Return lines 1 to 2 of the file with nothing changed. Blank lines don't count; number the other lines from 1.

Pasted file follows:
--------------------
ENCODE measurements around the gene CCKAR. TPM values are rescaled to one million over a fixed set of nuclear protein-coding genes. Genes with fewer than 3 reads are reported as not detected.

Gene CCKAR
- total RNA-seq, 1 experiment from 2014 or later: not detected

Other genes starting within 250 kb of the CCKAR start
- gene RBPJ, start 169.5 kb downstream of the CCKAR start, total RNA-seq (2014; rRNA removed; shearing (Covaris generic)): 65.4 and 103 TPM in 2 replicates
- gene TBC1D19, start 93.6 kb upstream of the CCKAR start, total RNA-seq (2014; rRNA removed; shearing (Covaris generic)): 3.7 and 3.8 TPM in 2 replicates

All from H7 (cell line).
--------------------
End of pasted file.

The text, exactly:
ENCODE measurements around the gene CCKAR. TPM values are rescaled to one million over a fixed set of nuclear protein-coding genes. Genes with fewer than 3 reads are reported as not detected.

Gene CCKAR